Irregularly sampled data are sometimes unavoidable given the availability of the instrumentation, schedules of personnel, and requirements for measurements (clear sky, etc.). The irregular sampling of data can result in clusters of observations, which may “oversample” one regime, for instance, clear-sky days, within the month. As an extreme example, consider observing the temperature nine times in a single day and then once two weeks later in the same month; computing a simple average of all ten numbers would not result in a robust estimate of the monthly mean temperature. The challenge for creating a best estimate when sporadic daily observations are taken implies that sequential days of data are, to some extent, redundant because of day-to-day autocorrelation.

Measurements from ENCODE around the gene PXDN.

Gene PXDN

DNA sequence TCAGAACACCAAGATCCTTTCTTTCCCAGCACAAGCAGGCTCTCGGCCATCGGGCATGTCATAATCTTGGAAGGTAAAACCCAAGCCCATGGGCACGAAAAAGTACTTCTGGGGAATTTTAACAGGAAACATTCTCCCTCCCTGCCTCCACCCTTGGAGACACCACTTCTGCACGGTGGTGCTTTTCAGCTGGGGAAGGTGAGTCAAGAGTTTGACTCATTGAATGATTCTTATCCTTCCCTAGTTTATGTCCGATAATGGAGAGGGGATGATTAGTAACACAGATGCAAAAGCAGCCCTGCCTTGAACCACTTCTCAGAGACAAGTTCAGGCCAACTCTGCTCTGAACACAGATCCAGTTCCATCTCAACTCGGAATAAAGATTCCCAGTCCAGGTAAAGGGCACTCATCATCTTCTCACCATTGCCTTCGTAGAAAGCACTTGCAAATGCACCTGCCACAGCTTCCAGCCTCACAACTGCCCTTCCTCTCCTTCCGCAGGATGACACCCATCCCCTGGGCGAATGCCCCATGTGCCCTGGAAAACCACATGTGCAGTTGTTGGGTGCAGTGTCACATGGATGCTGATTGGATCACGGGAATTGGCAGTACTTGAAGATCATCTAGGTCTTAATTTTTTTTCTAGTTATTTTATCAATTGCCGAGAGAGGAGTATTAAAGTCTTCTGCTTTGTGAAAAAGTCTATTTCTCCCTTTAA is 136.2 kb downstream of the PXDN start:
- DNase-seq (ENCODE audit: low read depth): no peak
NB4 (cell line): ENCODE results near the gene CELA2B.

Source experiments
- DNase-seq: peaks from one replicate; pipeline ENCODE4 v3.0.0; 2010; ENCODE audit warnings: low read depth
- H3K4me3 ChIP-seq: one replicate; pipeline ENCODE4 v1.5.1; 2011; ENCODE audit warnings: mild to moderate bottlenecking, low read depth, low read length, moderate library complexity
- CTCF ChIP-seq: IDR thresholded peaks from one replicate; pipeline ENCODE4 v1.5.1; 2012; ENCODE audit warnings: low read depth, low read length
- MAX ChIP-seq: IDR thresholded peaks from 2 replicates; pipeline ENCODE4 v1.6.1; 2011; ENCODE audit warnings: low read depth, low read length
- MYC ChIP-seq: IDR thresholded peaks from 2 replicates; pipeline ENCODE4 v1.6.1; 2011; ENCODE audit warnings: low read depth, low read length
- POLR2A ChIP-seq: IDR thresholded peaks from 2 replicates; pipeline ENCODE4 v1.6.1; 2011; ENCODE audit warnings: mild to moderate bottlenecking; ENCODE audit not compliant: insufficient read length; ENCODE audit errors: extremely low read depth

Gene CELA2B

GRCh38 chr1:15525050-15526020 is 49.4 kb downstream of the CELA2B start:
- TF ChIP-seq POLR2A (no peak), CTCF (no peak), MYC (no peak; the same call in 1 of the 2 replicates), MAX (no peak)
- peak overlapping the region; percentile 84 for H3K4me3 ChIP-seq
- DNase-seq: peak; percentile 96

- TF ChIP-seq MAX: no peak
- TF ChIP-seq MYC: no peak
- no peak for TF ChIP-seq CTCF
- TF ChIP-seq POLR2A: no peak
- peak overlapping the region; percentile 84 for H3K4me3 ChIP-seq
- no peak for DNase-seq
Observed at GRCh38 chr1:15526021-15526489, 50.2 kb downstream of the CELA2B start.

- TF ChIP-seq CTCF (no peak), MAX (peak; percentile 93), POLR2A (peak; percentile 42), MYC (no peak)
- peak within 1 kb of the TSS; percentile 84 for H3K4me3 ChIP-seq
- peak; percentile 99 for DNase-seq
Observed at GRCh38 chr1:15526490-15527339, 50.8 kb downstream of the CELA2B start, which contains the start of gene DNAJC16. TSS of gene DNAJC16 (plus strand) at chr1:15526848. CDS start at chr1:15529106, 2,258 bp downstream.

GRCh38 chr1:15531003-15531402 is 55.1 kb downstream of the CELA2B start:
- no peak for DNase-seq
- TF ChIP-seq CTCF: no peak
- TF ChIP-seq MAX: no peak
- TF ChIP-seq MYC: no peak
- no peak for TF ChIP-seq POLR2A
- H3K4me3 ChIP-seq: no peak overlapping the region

In this study, we make the often-appropriate assumption that environmental data are autocorrelated and that the functional form of that autocorrelation is a first-order autoregressive [AR(1)] process both when daily data are considered and monthly data are considered. This AR(1) process does not imply that for daily data, an event, such as a warm set of days, has a time length of one day but rather that a single exponent can help explain the time scale of the event.

We introduce a weighted mean method that incorporates information on the day-to-day autocorrelation in the data. The motivation for this weighted mean approach is to assure that observations taken close together in time are weighted less than observations that are less clustered.